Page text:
Written by Dr Jenny Brockis board-certified lifestyle medicine physician & author
You choose to eat healthily. You incorporate physical activity into your daily routine, and you endeavour to get a good night’s sleep. But the one thing that makes the biggest difference to how well you live are your friends.
Back in 1938 the world’s longest longitudinal study began to answer the question, “What makes for a good life?” The school of adult development followed two different groups of men over the course of their lives. The first group were all Harvard sophomores. The second, young men from the lowest socioeconomic areas of Boston.
“The single factor for your success in life
is the strength of your closest relationships.”
What the researchers found over the course of the study (which is continuing today) is that it doesn’t matter where you are born, which school you went to, whether you went to college, or how much money you earned.
The single factor for your success in life is the strength of your closest relationships. Having friends helps you to be more resilient, brings you greater happiness and joy and enables you to get the most out of life.
Social connection keeps you healthy and happy.
We are social creatures. We have a strong desire to belong, to be part of a group, a tribe, or a family. Social connection keeps us safe, firstly from an evolutionary perspective we were less likely to get picked off by a predator and today our friendships act as a buffer against all the trials and tribulations we encounter daily, and reduces the risk of loneliness or developing anxiety or depression.
Your need to be seen, heard, and understood.
It’s good to be noticed. Not necessarily in a narcissistic way but in a way that demonstrates that you matter and are seen as the glorious unique human being you are. In every social interaction whether with someone you know well, or a stranger you pass in the street, that moment of eye contact, a warm smile and a cheery hello shows the other person they have been seen.
In her TED talk, psychologist Susan David shares the Zulu greeting for ‘hello’. ‘Sawubona’. It translates into, “I see you; you are important to me, and I value you.”
Wow, does that feel a little more potent than, ‘hi’!
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Oxytocin is the hormone released by the brain signalling it is safe to proceed and stay with this other person or group. It’s the first step towards establishing trust. The greatest amount of oxytocin released is not surprisingly when you are with the people you love the most.
In addition, giving your full and undivided attention to the other person helps them to know, not only that they matter, but that they are significant, have valuable things to share and they are better understood. This builds confidence and self-esteem, you’re now ready to conquer the world.
Nurturing friendships starts with you.
Like everyone else, you are busy and it can be so easy to slip out of the routine of staying in contact with your friends. Living through a global pandemic with all its restrictions and requirements to stay at home, stay physically distanced, and not travel have made it harder to stay in touch.
Coupled to the high levels of stress, uncertainty, and anxiety, you may have been less willing to venture out to be with others, preferring to keep your own company to stay safe. While understandable, this is not helpful to your wellbeing or your friends.
What if you determined to be more social, whether face-to-face or virtually?
This could take the form of:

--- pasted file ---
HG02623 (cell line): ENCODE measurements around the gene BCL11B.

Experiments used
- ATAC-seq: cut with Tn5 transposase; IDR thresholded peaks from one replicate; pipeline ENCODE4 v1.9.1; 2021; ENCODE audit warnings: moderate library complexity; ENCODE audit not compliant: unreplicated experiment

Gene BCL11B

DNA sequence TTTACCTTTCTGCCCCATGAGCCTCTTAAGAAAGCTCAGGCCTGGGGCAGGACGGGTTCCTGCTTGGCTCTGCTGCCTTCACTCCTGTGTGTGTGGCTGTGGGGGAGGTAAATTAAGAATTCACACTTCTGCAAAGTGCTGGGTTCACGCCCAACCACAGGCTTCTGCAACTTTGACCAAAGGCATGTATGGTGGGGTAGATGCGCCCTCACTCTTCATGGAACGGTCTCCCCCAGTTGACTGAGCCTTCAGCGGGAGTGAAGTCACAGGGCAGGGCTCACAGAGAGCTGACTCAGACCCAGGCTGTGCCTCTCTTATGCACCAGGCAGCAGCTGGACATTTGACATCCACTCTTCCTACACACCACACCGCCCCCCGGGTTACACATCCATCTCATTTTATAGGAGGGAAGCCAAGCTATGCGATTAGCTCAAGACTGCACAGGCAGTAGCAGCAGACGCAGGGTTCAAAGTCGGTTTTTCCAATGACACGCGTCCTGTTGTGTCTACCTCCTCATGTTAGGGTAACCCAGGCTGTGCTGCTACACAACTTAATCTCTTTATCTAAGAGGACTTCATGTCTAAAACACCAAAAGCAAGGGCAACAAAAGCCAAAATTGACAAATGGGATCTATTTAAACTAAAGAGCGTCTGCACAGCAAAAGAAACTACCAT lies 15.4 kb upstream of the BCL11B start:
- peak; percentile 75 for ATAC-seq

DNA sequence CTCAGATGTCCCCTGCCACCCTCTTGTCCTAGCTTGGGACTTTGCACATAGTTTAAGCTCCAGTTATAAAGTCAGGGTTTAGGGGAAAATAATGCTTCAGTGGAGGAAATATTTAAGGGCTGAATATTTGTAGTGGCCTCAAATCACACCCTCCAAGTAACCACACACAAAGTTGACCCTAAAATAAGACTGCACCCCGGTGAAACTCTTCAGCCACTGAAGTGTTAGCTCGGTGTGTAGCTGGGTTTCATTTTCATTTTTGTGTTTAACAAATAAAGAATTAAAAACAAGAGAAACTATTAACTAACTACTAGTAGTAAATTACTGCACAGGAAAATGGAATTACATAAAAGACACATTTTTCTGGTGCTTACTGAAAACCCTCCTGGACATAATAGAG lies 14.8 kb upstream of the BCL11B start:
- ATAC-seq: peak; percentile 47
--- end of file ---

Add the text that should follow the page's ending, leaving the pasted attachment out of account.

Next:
Scheduling a regular phone call, zoom or facetime session with a family member or friend.
Using an app like WhatsApp to quickly share ideas and events.
Sending a letter. Yes, by snail mail rather than online. There’s something far more meaningful in receiving a hand-written note or card.
Show your gratitude to your friends. Thank them more often for being there for you and for bringing more light into your life.
Smile more. In a genuine way. Your positive emotion is infectious and will impact others even if they can’t physically see you, they will hear it in your voice.
Being proactive in arranging catch ups. Yes, you’re way too busy and often very tired but spending time with family and good friends is energising and makes you and them feel good.
Just spending time in each other’s company. Speaking isn’t necessary to share a wonderful moment in nature or listening to music.
By cherishing the time with those who mean the most and by seeking more micro moments of connection with fellow human beings, you get the full benefit that friendship brings and that is surely the most precious thing any of us can ever have.
Author of this article:
Dr Jenny Brockis is a board-certified lifestyle medicine physician and author. specialising in workplace wellbeing. Jenny’s approach to overcoming life’s challenges is based on practical neuroscience which enables people to understand their thoughts and actions leading to effective behavioural change. Jenny’s latest book Thriving Mind – How to Cultivate a Good Life (Wiley) is now available via her website.
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Thriving Mind – How to Cultivate a Good Life
by Dr Jenny Brockis
Best-selling author Dr. Jenny Brockis draws on over thirty years’ experience as a medical practitioner & board-certified lifestyle medicine physician. It covers common issues such as:
· Loneliness, stress, relationship breakdowns
· Loss of social connection & mental health issues.
Readers learn how to:
· Achieve happiness by engaging emotions & mindfulness
· Harness your biology for better energy, resilience & mood
· Enrich your relationships with compassion, respect & courage
· Allows you to take full control of your life.
Thriving Mind empowers readers with the tools & strategies to reclaim humanity & happiness.
Thriving Mind $27.97 https://www.drjennybrockis.com/thriving-mind-book/